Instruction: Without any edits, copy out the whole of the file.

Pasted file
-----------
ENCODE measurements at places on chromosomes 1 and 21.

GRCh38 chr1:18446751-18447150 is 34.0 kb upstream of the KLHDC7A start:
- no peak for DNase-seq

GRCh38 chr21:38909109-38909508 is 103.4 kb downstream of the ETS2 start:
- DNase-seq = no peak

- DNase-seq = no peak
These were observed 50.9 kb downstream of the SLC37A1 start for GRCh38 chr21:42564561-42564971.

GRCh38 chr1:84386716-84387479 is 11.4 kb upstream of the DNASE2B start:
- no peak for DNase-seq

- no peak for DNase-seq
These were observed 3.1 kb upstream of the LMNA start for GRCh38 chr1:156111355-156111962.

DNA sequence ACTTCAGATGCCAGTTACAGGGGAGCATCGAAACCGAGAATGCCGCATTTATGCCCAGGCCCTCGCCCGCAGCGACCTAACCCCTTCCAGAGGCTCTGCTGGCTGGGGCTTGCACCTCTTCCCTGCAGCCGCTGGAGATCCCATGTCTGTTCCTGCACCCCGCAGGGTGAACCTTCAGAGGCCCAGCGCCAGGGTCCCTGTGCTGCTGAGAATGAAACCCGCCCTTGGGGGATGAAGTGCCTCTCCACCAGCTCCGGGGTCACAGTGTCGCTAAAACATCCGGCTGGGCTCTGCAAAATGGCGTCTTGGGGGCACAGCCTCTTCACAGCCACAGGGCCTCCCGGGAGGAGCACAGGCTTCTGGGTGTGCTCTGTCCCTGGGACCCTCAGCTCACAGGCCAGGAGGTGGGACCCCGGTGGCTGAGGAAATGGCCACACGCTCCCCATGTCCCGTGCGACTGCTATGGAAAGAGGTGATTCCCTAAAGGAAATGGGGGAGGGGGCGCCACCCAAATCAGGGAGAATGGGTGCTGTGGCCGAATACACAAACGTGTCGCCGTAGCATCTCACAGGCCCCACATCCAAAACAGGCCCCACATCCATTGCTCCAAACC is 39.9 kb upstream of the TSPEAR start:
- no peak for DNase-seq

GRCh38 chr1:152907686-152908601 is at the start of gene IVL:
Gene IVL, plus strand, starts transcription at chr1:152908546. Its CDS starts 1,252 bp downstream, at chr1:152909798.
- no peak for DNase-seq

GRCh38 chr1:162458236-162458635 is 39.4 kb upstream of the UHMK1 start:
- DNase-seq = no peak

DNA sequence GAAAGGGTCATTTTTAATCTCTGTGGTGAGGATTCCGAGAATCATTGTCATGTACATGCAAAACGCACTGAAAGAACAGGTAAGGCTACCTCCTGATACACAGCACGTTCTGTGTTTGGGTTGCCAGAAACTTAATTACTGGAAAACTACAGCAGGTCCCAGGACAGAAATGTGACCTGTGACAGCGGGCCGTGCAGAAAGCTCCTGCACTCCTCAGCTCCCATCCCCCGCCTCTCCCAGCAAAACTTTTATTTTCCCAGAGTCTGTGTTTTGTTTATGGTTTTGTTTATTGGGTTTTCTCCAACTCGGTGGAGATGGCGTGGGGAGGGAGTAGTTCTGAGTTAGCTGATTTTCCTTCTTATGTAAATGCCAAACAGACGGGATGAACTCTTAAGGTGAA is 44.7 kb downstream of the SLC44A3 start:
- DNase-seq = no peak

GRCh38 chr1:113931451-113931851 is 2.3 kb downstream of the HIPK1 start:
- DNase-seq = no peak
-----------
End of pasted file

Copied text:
ENCODE measurements at places on chromosomes 1 and 21.

GRCh38 chr1:18446751-18447150 is 34.0 kb upstream of the KLHDC7A start:
- no peak for DNase-seq

GRCh38 chr21:38909109-38909508 is 103.4 kb downstream of the ETS2 start:
- DNase-seq = no peak

- DNase-seq = no peak
These were observed 50.9 kb downstream of the SLC37A1 start for GRCh38 chr21:42564561-42564971.

GRCh38 chr1:84386716-84387479 is 11.4 kb upstream of the DNASE2B start:
- no peak for DNase-seq

- no peak for DNase-seq
These were observed 3.1 kb upstream of the LMNA start for GRCh38 chr1:156111355-156111962.

DNA sequence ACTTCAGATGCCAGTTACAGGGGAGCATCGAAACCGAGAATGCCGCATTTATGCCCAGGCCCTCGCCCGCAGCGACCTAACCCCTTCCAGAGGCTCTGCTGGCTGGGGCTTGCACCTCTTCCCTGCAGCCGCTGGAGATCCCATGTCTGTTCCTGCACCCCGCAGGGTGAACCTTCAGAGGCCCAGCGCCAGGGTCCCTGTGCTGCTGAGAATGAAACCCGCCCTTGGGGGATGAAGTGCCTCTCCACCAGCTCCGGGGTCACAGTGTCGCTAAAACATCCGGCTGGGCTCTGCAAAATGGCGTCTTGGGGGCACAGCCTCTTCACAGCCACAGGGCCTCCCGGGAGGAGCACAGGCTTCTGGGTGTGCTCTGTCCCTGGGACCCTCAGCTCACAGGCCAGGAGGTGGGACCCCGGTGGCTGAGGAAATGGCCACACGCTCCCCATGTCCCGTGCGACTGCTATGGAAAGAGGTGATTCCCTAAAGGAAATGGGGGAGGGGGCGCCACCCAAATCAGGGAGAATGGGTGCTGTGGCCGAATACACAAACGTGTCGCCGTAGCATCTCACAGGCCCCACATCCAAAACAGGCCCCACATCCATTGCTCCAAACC is 39.9 kb upstream of the TSPEAR start:
- no peak for DNase-seq

GRCh38 chr1:152907686-152908601 is at the start of gene IVL:
Gene IVL, plus strand, starts transcription at chr1:152908546. Its CDS starts 1,252 bp downstream, at chr1:152909798.
- no peak for DNase-seq

GRCh38 chr1:162458236-162458635 is 39.4 kb upstream of the UHMK1 start:
- DNase-seq = no peak

DNA sequence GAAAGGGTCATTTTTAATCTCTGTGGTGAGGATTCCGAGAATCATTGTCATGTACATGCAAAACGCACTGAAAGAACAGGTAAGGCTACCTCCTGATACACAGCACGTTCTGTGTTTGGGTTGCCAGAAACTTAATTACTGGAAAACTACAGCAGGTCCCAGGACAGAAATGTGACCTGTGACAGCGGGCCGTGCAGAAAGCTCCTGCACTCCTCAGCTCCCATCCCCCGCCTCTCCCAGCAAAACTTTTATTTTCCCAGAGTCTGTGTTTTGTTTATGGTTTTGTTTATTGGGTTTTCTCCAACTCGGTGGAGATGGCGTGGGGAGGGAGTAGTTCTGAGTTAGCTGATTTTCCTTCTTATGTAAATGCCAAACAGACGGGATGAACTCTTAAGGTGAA is 44.7 kb downstream of the SLC44A3 start:
- DNase-seq = no peak

GRCh38 chr1:113931451-113931851 is 2.3 kb downstream of the HIPK1 start:
- DNase-seq = no peak